In 94 patients with prominent left axis deviation, there was a marked disparity in the mean angles determined by the maximum magnitude of the deflections and that determined by areas. There was also considerable variation in the angle of the maximum vector in the frontal plane (frontal plane angle) and the angle of 50 msec vector in the frontal plane. Similar results were observed in 17 cases of ostium primum atrial septal defect. These differences contrasted with the findings in a normal group of 50 subjects where a close correlation was found. The initial vector was directed to the right in approximately 80% of normals and 60% of the patients with LAD indicative of conduction defects in the left anterior fascicular or its distal ramifications. We conclude that a rightward orientation of the 5-10 msec vector (i.e. causing a Q wave in lead 1) should not be required for diagnosis of left anterior fascicular block. The spatial orientation of the initial vector was always anterior in the control subjects. In these 'normals', as well as in the patients with left axis deviation, the initial vector varied markedly in its azimuth direction (right or left) when superiorly directed; but when inferiorly directed in the normal subjects it was virtually always directed rightward. From these data we were unable to construct rigid criteria which would reliably distinguish aberrant excitation patterns manifested by gross left axis deviation in the electrocardiograms of patients with established heart disease from subjects without defined heart disease. Old infarction patterns, anterior, inferior, and lateral were not obscured by the associated anterior fascicular block.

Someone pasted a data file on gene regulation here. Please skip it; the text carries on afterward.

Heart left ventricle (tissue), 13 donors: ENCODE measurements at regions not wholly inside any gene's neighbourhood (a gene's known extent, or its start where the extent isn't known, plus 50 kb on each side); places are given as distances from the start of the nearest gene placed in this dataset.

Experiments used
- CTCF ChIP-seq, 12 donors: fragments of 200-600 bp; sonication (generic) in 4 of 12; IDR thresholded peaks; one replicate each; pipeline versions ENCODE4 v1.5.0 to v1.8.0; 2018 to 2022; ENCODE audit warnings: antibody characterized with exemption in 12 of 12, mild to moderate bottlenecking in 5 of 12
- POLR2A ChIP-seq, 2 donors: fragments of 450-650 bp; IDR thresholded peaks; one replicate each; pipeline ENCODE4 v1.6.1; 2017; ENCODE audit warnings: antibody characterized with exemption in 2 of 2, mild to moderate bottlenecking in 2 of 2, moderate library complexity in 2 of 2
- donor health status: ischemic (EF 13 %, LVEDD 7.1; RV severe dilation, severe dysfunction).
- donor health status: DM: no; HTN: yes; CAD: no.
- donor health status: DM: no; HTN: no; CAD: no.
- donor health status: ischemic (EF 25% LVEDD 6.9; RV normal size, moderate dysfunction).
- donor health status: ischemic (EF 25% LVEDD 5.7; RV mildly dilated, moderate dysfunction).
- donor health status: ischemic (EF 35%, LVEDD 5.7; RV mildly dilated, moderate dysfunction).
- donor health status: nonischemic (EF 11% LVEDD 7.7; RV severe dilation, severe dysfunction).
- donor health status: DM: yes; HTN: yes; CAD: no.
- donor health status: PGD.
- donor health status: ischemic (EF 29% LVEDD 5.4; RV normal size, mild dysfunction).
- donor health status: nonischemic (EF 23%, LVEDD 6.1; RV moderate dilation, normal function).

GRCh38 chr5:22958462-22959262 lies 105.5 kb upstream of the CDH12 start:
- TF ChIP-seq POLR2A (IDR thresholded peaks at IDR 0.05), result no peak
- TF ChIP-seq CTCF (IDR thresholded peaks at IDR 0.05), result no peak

|Original language||English (US)|
|Number of pages||19|
|Journal||European Journal of Cardiology|
|State||Published - Dec 1 1979|